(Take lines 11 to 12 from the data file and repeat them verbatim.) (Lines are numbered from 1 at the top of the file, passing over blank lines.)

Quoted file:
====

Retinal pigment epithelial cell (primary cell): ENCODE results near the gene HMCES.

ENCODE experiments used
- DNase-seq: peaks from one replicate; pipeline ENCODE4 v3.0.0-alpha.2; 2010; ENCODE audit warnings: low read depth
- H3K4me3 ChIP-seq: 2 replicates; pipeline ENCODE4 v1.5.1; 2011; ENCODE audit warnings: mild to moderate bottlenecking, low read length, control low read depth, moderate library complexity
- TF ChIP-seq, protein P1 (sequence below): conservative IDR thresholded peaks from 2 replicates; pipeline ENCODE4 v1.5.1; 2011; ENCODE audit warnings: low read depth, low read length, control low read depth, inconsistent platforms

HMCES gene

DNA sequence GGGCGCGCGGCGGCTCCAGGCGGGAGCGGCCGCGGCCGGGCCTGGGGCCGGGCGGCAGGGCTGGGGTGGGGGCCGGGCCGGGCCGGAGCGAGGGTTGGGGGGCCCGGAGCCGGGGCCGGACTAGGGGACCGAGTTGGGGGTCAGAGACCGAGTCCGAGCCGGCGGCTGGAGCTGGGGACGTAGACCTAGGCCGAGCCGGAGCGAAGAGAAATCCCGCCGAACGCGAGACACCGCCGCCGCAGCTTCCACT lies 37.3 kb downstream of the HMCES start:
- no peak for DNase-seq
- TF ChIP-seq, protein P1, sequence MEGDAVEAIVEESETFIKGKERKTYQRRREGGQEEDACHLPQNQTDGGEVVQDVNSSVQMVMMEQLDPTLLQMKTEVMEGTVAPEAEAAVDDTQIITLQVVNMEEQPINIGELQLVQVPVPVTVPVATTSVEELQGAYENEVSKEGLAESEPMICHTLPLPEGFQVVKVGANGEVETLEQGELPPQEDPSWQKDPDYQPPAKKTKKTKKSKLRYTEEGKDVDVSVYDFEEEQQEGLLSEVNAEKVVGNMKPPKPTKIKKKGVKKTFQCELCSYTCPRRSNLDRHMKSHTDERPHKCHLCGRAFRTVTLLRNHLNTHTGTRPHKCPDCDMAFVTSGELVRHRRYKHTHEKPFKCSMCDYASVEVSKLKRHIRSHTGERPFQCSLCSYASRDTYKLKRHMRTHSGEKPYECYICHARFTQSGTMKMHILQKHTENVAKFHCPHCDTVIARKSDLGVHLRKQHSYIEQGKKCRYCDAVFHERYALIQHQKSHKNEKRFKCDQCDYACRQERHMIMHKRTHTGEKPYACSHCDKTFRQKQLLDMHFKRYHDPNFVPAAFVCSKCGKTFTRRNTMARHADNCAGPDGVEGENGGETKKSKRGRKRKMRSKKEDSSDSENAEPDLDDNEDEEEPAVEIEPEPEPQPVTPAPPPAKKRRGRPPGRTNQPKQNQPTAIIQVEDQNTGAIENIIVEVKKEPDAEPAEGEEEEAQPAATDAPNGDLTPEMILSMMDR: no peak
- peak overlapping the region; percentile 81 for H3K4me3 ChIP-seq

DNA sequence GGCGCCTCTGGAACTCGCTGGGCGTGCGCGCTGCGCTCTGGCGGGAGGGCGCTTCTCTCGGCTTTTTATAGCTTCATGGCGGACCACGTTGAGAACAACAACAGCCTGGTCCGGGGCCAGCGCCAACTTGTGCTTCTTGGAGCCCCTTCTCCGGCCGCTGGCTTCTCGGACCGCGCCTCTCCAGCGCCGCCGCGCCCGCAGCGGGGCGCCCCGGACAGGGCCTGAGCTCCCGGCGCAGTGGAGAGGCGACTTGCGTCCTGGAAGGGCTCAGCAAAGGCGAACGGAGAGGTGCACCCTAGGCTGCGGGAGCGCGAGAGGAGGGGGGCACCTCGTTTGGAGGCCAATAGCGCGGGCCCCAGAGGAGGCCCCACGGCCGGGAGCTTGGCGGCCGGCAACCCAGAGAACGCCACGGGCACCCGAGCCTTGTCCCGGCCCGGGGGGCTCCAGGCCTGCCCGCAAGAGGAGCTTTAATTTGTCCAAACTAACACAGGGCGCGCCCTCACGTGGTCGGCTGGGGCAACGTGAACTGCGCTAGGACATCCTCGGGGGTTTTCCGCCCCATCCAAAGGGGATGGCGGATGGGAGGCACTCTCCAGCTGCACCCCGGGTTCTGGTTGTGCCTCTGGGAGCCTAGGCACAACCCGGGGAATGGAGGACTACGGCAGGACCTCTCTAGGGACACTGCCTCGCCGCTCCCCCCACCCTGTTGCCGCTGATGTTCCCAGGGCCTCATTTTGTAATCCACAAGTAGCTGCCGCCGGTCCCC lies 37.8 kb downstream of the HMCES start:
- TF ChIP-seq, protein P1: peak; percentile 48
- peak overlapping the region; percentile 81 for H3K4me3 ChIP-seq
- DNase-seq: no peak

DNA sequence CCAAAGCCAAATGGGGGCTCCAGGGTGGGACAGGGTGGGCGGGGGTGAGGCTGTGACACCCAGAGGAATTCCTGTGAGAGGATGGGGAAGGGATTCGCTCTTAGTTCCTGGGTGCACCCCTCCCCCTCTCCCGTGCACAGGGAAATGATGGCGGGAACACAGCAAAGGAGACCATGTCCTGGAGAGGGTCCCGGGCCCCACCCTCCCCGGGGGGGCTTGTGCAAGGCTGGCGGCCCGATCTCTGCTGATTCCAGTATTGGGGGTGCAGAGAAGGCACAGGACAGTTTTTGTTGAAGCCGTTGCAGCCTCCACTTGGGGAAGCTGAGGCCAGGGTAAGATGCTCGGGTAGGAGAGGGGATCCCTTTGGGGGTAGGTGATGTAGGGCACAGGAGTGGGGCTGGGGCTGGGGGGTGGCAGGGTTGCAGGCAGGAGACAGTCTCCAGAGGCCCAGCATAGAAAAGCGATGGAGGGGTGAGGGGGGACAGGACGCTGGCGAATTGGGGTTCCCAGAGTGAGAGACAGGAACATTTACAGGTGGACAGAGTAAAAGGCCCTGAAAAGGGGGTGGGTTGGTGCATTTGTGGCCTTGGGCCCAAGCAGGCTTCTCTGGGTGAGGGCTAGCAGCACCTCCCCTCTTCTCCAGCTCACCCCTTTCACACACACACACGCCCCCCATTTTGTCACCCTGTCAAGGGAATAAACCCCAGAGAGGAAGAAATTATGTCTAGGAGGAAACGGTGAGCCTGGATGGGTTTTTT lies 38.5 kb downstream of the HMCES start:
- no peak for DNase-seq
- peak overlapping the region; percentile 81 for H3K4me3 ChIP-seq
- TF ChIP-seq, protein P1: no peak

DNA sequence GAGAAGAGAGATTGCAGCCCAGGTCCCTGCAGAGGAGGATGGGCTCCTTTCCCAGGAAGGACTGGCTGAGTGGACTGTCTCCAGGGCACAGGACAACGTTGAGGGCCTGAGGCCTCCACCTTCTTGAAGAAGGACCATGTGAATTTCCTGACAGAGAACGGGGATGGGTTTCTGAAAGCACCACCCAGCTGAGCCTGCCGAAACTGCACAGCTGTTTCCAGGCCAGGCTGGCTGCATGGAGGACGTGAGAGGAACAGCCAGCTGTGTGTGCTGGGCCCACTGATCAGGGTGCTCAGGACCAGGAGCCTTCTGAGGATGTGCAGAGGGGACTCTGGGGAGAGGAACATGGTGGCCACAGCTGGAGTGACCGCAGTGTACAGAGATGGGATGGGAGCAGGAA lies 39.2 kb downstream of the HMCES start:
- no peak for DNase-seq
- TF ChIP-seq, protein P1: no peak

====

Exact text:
DNA sequence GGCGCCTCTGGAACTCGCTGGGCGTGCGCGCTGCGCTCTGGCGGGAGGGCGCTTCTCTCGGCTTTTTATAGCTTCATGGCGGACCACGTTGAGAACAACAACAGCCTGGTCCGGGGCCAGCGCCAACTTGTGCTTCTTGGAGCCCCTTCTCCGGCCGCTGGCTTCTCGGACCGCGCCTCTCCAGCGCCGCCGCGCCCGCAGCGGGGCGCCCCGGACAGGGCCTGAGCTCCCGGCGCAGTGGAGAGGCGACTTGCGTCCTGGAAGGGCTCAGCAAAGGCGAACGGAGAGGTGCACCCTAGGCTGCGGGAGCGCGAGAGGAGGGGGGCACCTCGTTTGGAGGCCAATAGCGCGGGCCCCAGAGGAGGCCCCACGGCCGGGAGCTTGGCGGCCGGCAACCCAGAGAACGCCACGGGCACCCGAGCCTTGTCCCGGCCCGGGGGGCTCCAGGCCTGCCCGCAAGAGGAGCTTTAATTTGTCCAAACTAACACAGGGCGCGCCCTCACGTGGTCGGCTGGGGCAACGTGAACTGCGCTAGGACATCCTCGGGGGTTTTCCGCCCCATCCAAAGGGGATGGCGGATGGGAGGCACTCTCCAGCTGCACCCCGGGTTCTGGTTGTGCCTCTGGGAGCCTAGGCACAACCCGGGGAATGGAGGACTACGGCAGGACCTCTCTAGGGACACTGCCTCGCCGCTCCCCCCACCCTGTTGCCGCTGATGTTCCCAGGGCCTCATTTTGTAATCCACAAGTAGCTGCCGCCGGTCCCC lies 37.8 kb downstream of the HMCES start:
- TF ChIP-seq, protein P1: peak; percentile 48